There are still so many things that try to pull me away from this part of my life. The job. My family and friends. The chores needed to make a house run. Volunteering. Planning a wedding. The internet. Even hobbies like reading and watching shows. They’re all things I need. They’re all things that make me who I am and it’s not a contest. For me to be me, I must do all of it. I must bring it all into balance, and really, isn’t that what we are all striving for? Balance?

Balance, to me, is probably the hardest skill and also the easiest. Once you find balance, life becomes easier, but finding and holding onto balance in a changing world is massively difficult. My competing wants can pull one another down as easily as they push one another up. And yet, when I strike that balance, however briefly, I am happier. My writing is better, my mood is better, I am a better lover and friend. It’s worth striving for, however elusive. It’s worth remembering that producing words takes something out of us, and that the well isn’t endless. Our profligacy is directly dependent on our ability to feed it.

The next time that you are down and out about something you want to accomplish, remember that no one does it easily. We are all balancing our own plates, overburdened with bounty as they sometimes are. The task is to walk in balance. That seems easy to say, and harder to do. It is both of those things. No one can tell you what balance will work for you, but find one that does. Compare yourself to others for inspiration, if it helps.

If it doesn’t, throw those comparisons out the window. Your writing, your act of creation, your passions – they don’t belong to anyone else. They belong to you.

Werewolves and women

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Not sure who drew this, but it is lovely.

In Kelley Armstrong’s Bitten, which I just reread this week, the main character Elena Michaels tells a story. It’s the story of an old European legend about a werewolf that is ravaging a town. In response, the local lord goes out to hunt the werewolf. He lops off its paw as they fight. The werewolf flees. The paw becomes a human hand.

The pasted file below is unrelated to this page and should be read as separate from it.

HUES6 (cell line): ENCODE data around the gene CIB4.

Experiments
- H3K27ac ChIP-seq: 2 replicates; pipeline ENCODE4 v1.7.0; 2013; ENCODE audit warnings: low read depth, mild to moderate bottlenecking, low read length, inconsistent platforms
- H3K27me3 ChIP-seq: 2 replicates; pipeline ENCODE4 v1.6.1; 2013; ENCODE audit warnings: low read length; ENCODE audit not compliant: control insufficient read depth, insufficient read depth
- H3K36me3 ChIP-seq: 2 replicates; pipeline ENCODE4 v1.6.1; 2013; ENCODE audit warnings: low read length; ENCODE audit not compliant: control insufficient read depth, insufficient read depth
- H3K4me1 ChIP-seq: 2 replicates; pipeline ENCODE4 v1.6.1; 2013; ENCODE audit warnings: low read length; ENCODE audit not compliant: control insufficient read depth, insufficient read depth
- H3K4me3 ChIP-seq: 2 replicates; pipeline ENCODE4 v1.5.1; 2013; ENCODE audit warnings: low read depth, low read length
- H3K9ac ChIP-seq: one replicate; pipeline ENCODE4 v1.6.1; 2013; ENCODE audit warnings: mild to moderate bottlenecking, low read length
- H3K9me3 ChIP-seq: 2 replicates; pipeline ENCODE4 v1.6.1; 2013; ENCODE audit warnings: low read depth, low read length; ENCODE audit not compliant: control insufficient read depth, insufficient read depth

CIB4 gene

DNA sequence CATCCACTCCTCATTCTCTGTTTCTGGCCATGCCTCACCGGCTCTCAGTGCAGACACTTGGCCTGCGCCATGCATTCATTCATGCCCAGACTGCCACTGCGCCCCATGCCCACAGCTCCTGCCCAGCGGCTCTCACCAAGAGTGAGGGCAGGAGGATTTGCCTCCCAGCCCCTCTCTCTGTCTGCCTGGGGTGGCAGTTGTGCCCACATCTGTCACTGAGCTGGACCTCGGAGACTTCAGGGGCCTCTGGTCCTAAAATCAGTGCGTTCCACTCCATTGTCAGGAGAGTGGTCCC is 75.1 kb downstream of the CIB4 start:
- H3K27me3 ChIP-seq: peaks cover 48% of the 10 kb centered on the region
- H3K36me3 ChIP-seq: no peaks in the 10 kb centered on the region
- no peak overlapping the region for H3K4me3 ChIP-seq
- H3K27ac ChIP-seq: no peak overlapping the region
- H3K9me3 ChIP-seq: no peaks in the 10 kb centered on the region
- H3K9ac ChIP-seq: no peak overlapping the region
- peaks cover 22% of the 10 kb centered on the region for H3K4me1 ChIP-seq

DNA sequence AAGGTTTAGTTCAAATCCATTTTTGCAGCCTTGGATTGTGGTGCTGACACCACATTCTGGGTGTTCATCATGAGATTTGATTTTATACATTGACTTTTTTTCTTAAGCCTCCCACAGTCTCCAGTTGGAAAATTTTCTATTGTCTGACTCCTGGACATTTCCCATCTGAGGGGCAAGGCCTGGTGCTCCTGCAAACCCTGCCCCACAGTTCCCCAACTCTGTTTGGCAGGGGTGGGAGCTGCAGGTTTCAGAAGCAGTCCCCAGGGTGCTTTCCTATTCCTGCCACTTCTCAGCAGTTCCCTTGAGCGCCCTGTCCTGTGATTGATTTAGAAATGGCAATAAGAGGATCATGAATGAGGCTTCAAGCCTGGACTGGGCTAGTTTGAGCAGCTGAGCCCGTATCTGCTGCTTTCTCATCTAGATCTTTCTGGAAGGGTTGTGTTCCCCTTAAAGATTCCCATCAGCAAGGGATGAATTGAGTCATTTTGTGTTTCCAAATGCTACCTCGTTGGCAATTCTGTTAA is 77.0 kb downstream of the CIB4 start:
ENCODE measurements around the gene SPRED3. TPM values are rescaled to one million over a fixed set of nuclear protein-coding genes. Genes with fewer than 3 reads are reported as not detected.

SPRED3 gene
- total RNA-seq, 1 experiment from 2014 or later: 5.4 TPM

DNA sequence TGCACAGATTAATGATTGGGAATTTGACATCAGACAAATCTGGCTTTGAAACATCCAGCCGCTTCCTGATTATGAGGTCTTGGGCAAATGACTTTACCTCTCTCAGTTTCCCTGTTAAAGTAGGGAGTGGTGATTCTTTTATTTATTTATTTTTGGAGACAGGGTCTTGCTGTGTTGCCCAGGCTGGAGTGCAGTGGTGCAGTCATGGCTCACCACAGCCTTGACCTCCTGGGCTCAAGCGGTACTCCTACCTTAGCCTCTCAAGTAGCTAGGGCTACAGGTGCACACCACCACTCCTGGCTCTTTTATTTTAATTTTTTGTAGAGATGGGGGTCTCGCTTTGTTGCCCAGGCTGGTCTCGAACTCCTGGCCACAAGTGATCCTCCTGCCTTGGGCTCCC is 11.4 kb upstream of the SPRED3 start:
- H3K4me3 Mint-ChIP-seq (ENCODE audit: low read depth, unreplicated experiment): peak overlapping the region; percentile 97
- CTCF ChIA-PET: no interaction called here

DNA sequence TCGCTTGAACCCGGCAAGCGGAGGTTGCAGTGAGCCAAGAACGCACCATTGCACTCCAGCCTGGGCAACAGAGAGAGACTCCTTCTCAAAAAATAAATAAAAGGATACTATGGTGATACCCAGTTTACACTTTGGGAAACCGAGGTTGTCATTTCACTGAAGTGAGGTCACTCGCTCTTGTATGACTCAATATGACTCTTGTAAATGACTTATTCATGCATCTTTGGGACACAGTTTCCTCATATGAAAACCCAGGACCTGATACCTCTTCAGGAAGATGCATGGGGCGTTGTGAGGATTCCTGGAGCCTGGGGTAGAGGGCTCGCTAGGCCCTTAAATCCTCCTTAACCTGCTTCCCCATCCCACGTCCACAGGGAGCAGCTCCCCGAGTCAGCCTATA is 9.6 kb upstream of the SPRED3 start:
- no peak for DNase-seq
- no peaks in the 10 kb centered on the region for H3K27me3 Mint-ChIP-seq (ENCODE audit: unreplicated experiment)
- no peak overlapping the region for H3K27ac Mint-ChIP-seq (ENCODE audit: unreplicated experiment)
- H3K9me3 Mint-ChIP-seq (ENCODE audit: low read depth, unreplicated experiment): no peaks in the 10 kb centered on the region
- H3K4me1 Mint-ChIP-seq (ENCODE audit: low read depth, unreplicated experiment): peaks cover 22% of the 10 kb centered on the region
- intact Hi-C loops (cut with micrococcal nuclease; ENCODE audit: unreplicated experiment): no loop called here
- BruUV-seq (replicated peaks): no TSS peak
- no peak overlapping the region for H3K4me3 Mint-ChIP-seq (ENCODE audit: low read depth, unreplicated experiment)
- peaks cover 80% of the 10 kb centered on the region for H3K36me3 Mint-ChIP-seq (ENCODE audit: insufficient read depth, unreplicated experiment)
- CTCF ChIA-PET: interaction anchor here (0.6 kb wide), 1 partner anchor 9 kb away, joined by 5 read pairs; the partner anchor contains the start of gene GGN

The nobleman is baffled by this. He returns to his castle, hand in tow, and goes to seek out his wife – only to find her cradling the bleeding stump of her arm. Realizing that she is the werewolf that he injured, he kills her. The aggressive, destructive feminine, revealed, is destroyed. There is no place for it in a wife and mother.

This story is related by Elena as a piece of trivia, but it’s really commentary on how she sees herself. What I want to get into today is precisely that – the way that female protagonists in werewolf novels see themselves. I’ve picked three examples: Elena Michaels in Bitten, Vivian from Blood and Chocolate, and Anna from Cry Wolf by Patricia Briggs. Full disclosure: This review is full of spoilers. I really enjoyed all three of these books, but there are some interesting parallels in the way that werewolfism is portrayed psychologically for the characters that really struck me.

Of these three characters, none of them chooses to become a werewolf. Elena is bitten by her lover in an effort to keep her with him. The agent of her change is undeniably a man, who is forcing a choice on her for selfish reasons – a metaphorical rape if not an actual one. Anna is changed as a literal act of rape, and is raped and abused continually throughout her early months and years as a werewolf. Again, the agent of her change is a man, and this time not someone she was even considering sharing her life with, but a predator who picked her out for explicitly sadistic reasons. Vivian breaks with the other two stories in that she was born as a werewolf (or loup garoux, to use the novel’s parlance). While she doesn’t choose the life, it is not forced on her but a part of her identity. That said, most of Vivian’s conflict with her identity comes from the fact of her sexuality. As a young female werewolf whose father was the leader of the pack until his death, she is seen as a prize for all of the male werewolves, a way to secure their role as dominants. She is even tricked into a mating ritual with the most alpha werewolf, a man several years her senior. (She does this in order to protect her mother, and in the process essentially weds herself by pack law to a man she had previously been avoiding and rejecting outright. Her mother does not protest.) In other words, all three of these women come into conflict with themselves and their werewolf identities as a product of male objectification or violence, or some combination of the two.